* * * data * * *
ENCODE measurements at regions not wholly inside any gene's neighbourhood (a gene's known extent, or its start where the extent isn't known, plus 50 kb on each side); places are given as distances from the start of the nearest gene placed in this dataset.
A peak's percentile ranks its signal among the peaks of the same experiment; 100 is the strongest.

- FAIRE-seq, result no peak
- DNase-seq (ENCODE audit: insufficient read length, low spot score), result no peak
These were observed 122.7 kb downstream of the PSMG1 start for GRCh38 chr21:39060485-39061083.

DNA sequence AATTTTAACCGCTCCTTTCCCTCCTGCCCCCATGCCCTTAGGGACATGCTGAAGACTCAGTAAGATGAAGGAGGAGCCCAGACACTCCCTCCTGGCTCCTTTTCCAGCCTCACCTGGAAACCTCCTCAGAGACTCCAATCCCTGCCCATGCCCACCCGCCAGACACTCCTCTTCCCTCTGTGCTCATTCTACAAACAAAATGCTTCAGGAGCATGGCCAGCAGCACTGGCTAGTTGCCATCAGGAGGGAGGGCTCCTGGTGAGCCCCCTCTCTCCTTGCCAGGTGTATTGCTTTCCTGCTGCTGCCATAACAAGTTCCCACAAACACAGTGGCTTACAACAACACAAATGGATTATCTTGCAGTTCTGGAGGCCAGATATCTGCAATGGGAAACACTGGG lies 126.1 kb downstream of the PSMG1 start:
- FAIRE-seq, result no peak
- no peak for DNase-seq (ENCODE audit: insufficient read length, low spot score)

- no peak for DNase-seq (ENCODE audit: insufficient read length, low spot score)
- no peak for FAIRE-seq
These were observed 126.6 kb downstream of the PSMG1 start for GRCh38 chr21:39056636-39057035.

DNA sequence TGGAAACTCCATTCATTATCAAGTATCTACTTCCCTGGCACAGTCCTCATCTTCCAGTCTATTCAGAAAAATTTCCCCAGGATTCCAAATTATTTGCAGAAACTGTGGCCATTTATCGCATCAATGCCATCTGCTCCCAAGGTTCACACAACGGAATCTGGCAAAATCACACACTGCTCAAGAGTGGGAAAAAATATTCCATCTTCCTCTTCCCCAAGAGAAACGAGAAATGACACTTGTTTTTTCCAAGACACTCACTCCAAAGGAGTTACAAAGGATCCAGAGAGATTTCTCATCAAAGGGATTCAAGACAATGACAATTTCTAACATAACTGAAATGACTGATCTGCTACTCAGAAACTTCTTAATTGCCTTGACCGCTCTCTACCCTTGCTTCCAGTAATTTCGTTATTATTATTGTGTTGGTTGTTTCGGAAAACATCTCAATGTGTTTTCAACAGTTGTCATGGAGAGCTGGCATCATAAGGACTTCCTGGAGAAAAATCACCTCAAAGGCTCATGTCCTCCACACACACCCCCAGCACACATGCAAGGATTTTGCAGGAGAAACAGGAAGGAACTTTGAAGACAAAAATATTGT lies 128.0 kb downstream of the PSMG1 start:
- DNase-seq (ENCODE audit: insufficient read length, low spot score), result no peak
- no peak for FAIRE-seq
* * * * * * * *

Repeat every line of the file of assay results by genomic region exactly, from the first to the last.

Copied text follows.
ENCODE measurements at regions not wholly inside any gene's neighbourhood (a gene's known extent, or its start where the extent isn't known, plus 50 kb on each side); places are given as distances from the start of the nearest gene placed in this dataset.
A peak's percentile ranks its signal among the peaks of the same experiment; 100 is the strongest.

- FAIRE-seq, result no peak
- DNase-seq (ENCODE audit: insufficient read length, low spot score), result no peak
These were observed 122.7 kb downstream of the PSMG1 start for GRCh38 chr21:39060485-39061083.

DNA sequence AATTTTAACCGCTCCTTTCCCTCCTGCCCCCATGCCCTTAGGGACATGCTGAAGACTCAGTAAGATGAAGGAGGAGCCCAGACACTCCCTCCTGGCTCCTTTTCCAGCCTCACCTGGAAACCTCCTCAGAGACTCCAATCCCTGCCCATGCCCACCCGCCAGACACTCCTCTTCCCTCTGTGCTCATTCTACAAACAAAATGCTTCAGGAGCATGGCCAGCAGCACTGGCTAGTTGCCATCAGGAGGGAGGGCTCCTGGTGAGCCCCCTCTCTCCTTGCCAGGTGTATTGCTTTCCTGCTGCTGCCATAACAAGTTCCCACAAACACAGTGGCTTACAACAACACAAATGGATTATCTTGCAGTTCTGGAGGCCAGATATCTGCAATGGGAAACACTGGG lies 126.1 kb downstream of the PSMG1 start:
- FAIRE-seq, result no peak
- no peak for DNase-seq (ENCODE audit: insufficient read length, low spot score)

- no peak for DNase-seq (ENCODE audit: insufficient read length, low spot score)
- no peak for FAIRE-seq
These were observed 126.6 kb downstream of the PSMG1 start for GRCh38 chr21:39056636-39057035.

DNA sequence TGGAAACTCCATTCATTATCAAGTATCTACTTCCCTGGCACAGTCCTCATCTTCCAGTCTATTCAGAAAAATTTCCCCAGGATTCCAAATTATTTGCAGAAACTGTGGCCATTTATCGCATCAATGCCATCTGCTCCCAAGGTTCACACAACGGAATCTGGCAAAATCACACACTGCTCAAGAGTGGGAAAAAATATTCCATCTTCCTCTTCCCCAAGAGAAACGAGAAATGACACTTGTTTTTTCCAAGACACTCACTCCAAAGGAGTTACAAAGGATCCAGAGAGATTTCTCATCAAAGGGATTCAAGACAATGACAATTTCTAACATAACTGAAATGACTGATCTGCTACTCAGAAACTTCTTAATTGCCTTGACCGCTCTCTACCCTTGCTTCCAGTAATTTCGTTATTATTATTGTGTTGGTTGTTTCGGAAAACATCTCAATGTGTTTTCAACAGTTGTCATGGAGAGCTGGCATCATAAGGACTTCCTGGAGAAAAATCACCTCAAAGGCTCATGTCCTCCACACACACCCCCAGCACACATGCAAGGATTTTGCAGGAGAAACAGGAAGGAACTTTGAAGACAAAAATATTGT lies 128.0 kb downstream of the PSMG1 start:
- DNase-seq (ENCODE audit: insufficient read length, low spot score), result no peak
- no peak for FAIRE-seq